A classic showboating grandstander, Mr. Farage litters his Irish Times op-ed with references to the significance of the Brexit vote a century after 1916, acknowledging the importance of the Belfast/Good-Friday Agreement and how the EU should just “butt-out” of an “excellent” Anglo-Irish relationship. There’s finger pointing to how the Irish electorate has voted against previous EU treaties, as well as the not-to-be-forgot hardships of the troika done on to the Irish taxpayer in the wake of the banking crisis. Both important points to make.
But then he projects more of his inner-monologues as truth, saying many Irish are “deeply Eurosceptic” and that mass EU immigration has caused the country to suffer.
According to a poll carried out in May 2017 by the not-for-profit organization European Movement Ireland, 88% of the Irish population believe that Ireland should remain a member of the EU, and 87% believe that Ireland has benefited from membership. It is hard to decipher “deeply Eurosceptic” sentiment from such statistics.
Regarding EU migration, while there hasn’t been any indicators of economic slowdown or a nullifying effect on Irish GDP from freedom of movement thus far, Ireland has the fifth lowest average workers’ salaries in the market economy among the fifteen original EU member countries, according to a 2016 report from Unite the Union.
At the same time however, a 2015 report from Migrant Rights Centre Ireland revealed that 44% of migrant workers in Ireland’s low-pay sectors are earning less than the minimum wage, 48% are surviving on less than €300 per week, while 61% are required to work extra hours without pay. Therefore migrants working in Ireland are often subject to worse wages than their native peers. My point being that, as the data to ascertain a link between EU migration flows to Ireland and wage suppression is nebulous at best, Mr. Farage should do better than to just provide narrative-fitting conjecture on the subject.
The timing of these very distinct statements is notable and there is a certain high-mindedness here in that the Irish national sentiment can be so intimately understood and can be corralled to be naturally adaptable to the British political and economic direction.
Historically this has been the case, and these western isles are not unique in this situation- countries in close proximity move past previous conflicts through gradual hierarchies based on access to resources, military prowess and sheer size, the island of Ireland’s relationship with the island of Britain is no different – however, both Northern Ireland and the Republic of Ireland are relatively young sovereign countries – as is the European project.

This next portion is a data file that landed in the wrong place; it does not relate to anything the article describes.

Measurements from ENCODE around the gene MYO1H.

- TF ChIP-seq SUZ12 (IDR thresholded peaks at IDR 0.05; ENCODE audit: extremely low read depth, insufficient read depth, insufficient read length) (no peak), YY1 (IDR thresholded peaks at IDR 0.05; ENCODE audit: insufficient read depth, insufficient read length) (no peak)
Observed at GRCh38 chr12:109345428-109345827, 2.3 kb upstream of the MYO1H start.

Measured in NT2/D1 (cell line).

Now, as Brexit unfurls, a national populace just over half the size of London which has been a key and steadily growing export market for Northern Ireland’s agriculture sector must be allowed to enjoy the maximum benefit of any post-Brexit opportunities as an existential necessity, for the Republic and Northern Ireland, while the European Union must be given the chance to manifest its potential in the digital age, referenda aside.
So why should Ireland allow these recently constructed narratives to influence its outlook, when dealing with a government possessed by the Tory right, who determinedly railroaded through their Brexit deal in parliament while rejecting an amendment to consider the Belfast/ Good Friday Agreement in the process? A government which cherry-picks details from Northern Ireland’s dark past and separates them from context for political expedience in a General Election? With a minister who would rather leave resolving the Irish border challenge until a final EU-UK trade deal is reached as opposed to prioritising it immediately as a separate, singular issue?
Ireland can maintain excellent ties with the UK without diluting its current place in the EU and all the benefits that this brings. Maintaining its foothold within the EU amplifies its sovereignty through having a key voice on decision making for a powerful union in a changing world and, ideally, Ireland can reap the dividends of the goodwill towards it among member states, to push for true European reform that benefits the people typically hit hardest by economic downturn in Ireland and across its fellow member states.
International vision and ideas of grand destiny frame much of the Brexiteer rhetoric, reflective of the longstanding image of grandeur of the United Kingdom. The department for exiting the EU. The more base elements of the leave campaigns. These are the cavalries of cavaliers. Rushing to the carvery. This leaves Ireland the perfect opportunity to play its only real hand, but also its best – a cool headed and rational approach, which isn’t afraid to identify and communicate the true difficulties the Republic of Ireland and Northern Ireland face.
And that will be the best way to continue.
The UK’s position will be increasingly clear over the next twelve months, and signs are pointing more to a government on the defensive in the negotiations – out of it’s depth, eager to reassure itself through consolidating the relationships closest to it and very likely to do so ruthlessly.
An Ireland pushed to ‘Irexit’ through a strained relationship with the UK, exacerbated manipulatively over future generations, could be a form of neo-colonialism. It is imperative that Ireland doesn’t allow itself to be run over by the Brexiteer Cavalry.
If Ireland stands for its own interests in the negotiations to come while still looking out for Northern Ireland’s, it will be the Brexiteers’ own short-sighted cavaliering that will lead them to their own calvary.